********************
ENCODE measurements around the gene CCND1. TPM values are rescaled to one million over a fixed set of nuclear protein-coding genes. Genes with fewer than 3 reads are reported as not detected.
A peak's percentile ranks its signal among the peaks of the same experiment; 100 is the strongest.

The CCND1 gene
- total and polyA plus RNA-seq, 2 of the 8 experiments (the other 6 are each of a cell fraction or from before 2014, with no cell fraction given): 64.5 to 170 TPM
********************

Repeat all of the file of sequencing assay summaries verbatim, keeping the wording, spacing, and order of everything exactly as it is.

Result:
ENCODE measurements around the gene CCND1. TPM values are rescaled to one million over a fixed set of nuclear protein-coding genes. Genes with fewer than 3 reads are reported as not detected.
A peak's percentile ranks its signal among the peaks of the same experiment; 100 is the strongest.

The CCND1 gene
- total and polyA plus RNA-seq, 2 of the 8 experiments (the other 6 are each of a cell fraction or from before 2014, with no cell fraction given): 64.5 to 170 TPM